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UNIVAC Computer Delivered to the US Census Bureau (1951) Options
Daemon
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UNIVAC Computer Delivered to the US Census Bureau (1951)

By 1870, the US population was so large that hand-counting the census was no longer feasible. Despite the invention of a counting machine, by the time the 1880 census was tabulated, it was almost 1890. Dealing with so much data remained a problem until the late 1940s, when the Census Bureau commissioned the first civilian computer. In 1951, it was used to count part of the 1950 census and was so successful that the bureau bought another. What presidential election did UNIVAC correctly predict? More...
KSPavan
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UNIVAC Computer Delivered to the US Census Bureau (1951)
By 1870, the US population was so large that hand-counting the census was no longer feasible. Despite the invention of a counting machine, by the time the 1880 census was tabulated, it was almost 1890. Dealing with so much data remained a problem until the late 1940s, when the Census Bureau commissioned the first civilian computer. In 1951, it was used to count part of the 1950 census and was so successful that the bureau bought another.
Adyl Mouhei
Posted: Tuesday, March 31, 2020 6:25:59 AM

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UNIVAC was designed by J. Presper Eckert and John Mauchly (designers of the ENIAC). Their company, the Eckert-Mauchly Computer Company, was purchased by Sperry-Rand.

The UNIVAC handled both numbers and alphabetic characters equally well. The UNIVAC I was unique in that it separated the complex problems of input and output from the actual computation facility. Mercury delay lines were used to store the computer's program. The program circulated within the lines in the form of acoustical pulses that could be read from the line and written into it.

The first UNIVAC came on line for the U.S. Government's Census Bureau. The first commercial customer to purchase a UNIVAC was the Prudential Insurance Company.

In 1952, the UNIVAC I successfully predicted the outcome of the 1952 presidential election, during a televised news broadcast.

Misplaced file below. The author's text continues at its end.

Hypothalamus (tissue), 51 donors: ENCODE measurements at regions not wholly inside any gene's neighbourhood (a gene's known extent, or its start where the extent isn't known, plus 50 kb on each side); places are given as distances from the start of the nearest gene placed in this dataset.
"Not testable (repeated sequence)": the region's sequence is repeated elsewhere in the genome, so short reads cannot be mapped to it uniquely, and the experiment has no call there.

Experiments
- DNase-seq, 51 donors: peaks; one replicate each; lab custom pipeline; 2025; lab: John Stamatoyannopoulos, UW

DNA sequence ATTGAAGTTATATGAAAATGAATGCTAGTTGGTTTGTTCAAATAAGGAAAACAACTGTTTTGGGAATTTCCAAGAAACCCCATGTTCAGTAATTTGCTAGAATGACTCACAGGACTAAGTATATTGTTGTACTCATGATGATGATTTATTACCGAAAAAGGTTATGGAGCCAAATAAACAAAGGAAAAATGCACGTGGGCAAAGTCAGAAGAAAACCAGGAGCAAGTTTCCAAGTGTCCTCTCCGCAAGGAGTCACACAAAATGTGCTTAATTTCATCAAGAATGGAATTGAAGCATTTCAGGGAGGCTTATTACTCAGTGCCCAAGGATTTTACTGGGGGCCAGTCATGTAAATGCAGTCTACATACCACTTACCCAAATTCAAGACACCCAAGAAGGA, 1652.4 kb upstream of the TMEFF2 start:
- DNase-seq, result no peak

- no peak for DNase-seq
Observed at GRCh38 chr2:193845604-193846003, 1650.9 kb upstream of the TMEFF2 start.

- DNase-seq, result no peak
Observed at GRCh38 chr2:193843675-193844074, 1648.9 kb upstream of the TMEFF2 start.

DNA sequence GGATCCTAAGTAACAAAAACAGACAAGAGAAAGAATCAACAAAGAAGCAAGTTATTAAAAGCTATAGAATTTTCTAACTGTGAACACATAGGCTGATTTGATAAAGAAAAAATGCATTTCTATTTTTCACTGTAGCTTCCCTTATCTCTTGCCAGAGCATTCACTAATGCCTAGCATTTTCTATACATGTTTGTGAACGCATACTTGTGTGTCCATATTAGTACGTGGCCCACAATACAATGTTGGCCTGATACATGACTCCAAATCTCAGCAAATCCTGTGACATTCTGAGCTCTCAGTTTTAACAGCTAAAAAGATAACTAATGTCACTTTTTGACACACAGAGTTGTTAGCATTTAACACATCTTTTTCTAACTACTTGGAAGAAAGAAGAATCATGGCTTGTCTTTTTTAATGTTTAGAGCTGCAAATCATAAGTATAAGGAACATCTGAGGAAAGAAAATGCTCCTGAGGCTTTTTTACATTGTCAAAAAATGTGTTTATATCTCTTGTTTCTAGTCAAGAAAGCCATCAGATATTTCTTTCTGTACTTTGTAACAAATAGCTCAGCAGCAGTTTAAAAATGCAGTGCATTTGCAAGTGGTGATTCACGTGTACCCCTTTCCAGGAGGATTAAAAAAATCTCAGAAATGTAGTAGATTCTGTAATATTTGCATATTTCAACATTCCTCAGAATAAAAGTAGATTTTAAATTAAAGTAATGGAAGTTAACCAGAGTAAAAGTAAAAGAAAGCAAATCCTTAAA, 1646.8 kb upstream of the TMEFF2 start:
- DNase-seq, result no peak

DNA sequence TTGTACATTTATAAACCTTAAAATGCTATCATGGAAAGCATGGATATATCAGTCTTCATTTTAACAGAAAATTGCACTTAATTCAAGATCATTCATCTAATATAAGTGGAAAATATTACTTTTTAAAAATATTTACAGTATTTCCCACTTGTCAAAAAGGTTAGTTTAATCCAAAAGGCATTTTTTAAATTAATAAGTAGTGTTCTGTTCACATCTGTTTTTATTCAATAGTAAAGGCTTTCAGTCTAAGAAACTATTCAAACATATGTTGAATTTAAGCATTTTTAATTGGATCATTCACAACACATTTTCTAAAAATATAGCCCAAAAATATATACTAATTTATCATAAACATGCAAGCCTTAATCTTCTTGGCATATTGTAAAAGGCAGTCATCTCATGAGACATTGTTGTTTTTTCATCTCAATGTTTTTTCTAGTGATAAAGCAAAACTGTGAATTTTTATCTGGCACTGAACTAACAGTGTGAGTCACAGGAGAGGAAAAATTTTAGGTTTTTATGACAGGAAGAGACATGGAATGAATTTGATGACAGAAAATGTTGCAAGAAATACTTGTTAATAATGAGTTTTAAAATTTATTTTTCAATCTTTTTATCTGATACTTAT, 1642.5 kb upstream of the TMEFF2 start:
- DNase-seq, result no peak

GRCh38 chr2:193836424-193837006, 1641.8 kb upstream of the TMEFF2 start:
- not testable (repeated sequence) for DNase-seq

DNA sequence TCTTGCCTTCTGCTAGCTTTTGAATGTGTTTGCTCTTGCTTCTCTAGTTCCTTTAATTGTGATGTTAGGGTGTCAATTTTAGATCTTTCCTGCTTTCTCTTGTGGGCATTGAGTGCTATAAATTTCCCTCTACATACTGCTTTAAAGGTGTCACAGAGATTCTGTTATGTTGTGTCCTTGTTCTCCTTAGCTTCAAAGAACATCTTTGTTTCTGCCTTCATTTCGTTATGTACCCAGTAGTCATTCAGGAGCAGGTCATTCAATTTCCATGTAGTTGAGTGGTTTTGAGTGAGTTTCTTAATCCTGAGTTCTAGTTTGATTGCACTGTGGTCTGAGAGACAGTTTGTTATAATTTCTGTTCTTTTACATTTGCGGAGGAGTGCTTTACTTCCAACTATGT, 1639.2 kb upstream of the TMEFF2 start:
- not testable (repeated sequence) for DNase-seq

General Electric's Appliance Division created the first successful industrial payroll application for the UNIVAC I in 1954.

In 1956, Westinghouse Electric Company installed a UNIVAC computer in its East Pittsburgh plant. The UNIVAC was used to calculate company payrolls, sales records, analysis of sales performance and other company business. The UNIVAC could perform 90,000 transactions per month.

With Walter Cronkite anchoring the CBS 1952 Presidential Election Returns, on nationwide broadcast television, UNIVAC was used to predict who would win the election and become the next President of the United States.



https://www.thocp.net/hardware/univac.htm
Adyl Mouhei
Posted: Tuesday, March 31, 2020 6:28:55 AM

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By the 1920s, companies such as the International Business Machines Corporation (IBM) were supplying governments and businesses with complex punch-card tabulating systems, but these mechanical devices had only a fraction of the calculating power of the first electronic digital computer, the Atanasoff-Berry Computer (ABC). Completed by John Atanasoff of Iowa State in 1939, the ABC could by 1941 solve up to 29 simultaneous equations with 29 variables. Influenced by Atanasoff’s work, Presper Eckert and John Mauchly set about building the first general-purpose electronic digital computer in 1943. The sponsor was the U.S. Army Ordnance Department, which wanted a better way of calculating artillery firing tables, and the work was done at the University of Pennsylvania.


https://www.history.com/this-day-in-history/univac-computer-dedicated
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